"A stunning collection...a profound investigation of empathy's potential and its limits." Cosmopolitan
"Gutsy essays....A tough, intrepid, scouring observer and vigilant thinker, [Jamison] generates startling and sparking extrapolations and analysis. On the prowl for truth and intimate with pain, Jamison carries forward the fierce and empathic essayistic tradition as practiced by writers she names as mentors, most resonantly James Agee and Joan Didion." Booklist, starred review
"The Empathy Exams is a work of tremendous pleasure and tremendous pain. Leslie Jamison is so intelligent, so compassionate, and so fiercely, prodigiously brave. This is the essay at its creative, philosophical best." Eleanor Catton, author of The Luminaries, winner of the 2013 Man Booker Prize
"Leslie Jamison threads her fine mind through the needle of emotion, sewing our desire for feeling to our fear of feeling. Her essays pierce both pain and sweetness." Eula Biss
"Leslie Jamison has written a profound exploration into how empathy deepens us, yet how we unwittingly sabotage our own capacities for it. We care because we are porous, she says. Pain is at once actual and constructed, feelings are made based on how you speak them. This riveting book will make you a better writer, a better human." Mary Karr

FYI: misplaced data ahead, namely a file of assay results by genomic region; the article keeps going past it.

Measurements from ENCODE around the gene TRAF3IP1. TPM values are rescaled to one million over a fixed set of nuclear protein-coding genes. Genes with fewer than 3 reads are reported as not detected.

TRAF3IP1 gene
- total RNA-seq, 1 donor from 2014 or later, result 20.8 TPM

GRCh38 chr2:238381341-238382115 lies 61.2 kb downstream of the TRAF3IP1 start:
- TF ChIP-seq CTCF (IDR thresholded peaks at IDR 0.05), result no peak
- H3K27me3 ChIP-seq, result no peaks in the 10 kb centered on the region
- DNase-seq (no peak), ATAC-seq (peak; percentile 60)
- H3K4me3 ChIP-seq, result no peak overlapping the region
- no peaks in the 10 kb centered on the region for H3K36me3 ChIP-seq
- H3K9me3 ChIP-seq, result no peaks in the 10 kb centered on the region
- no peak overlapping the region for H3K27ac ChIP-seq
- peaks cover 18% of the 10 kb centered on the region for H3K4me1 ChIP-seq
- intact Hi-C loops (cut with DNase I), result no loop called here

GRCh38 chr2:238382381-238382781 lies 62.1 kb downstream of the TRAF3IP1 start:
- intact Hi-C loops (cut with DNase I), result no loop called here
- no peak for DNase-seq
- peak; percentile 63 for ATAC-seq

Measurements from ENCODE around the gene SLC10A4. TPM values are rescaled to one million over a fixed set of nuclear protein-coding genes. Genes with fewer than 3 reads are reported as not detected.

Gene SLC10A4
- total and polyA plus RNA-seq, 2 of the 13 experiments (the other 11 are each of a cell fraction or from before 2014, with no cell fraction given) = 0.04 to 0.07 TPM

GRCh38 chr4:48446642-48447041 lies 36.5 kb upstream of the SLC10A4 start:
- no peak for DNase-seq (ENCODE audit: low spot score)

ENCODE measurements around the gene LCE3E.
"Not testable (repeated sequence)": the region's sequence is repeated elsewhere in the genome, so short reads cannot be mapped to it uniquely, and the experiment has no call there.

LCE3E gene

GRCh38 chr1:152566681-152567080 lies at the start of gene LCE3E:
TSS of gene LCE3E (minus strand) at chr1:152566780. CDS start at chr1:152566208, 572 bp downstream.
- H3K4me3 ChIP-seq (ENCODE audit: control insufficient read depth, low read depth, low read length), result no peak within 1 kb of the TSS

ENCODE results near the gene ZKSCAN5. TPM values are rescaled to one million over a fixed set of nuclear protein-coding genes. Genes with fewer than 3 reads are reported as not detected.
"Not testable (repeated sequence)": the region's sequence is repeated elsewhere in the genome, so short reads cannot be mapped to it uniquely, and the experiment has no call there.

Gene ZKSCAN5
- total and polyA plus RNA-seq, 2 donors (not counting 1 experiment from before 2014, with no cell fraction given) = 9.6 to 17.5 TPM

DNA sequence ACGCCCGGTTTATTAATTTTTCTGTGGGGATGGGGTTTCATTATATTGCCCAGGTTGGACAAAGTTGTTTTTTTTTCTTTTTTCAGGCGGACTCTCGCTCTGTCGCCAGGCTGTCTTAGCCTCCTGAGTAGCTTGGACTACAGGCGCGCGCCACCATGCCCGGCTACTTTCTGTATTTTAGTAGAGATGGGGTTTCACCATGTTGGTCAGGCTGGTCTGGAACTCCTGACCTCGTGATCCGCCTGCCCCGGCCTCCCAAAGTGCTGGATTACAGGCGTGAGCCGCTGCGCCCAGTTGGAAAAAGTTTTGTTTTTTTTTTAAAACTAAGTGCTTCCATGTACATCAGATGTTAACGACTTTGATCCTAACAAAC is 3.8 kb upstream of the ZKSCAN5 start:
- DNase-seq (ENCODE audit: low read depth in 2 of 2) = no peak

"The Empathy Exams is a necessary book, a brilliant antidote to the noise of our time. Intellectually rigorous, it's also plainly personal, honest and intimate, clear-eyed about its confusions. It's about the self as something other than a bundle of symptoms, it's about female pain and the suffering of solitary souls everywhere, it's an exploration of empathy and the poverty of our imaginations, it's ultimately about the limits of language and the liberating possibilities of a whole new narrative....The Empathy Exams earns its place on the shelf alongside Sontag." Charles D'Ambrosio
"These essays — risky, brilliant, and full of heart — ricochet between what it is to be alive and to be a creature wondering what it is to be alive. Jamison's words, torqued to a perfect balance, shine brightly, allowing both fury and wonder to open inside us." Nick Flynn
"Brilliant. At times steel-cold or chili-hot, [Jamison] picks her way through a society that has lost its way, a voyeur of voyeurism. Here now comes the post-Sontag, post-modern American essay." Ed Vulliamy, author of Amexica: War Along the Borderline
About the Author
Leslie Jamison is the author of a novel, The Gin Closet, which was a finalist for the Los Angeles Times Art Seidenbaum Award for First Fiction. Her essays have appeared in Believer, Harper's Magazine, Oxford American, and Tin House. She lives in New Haven, Connecticut.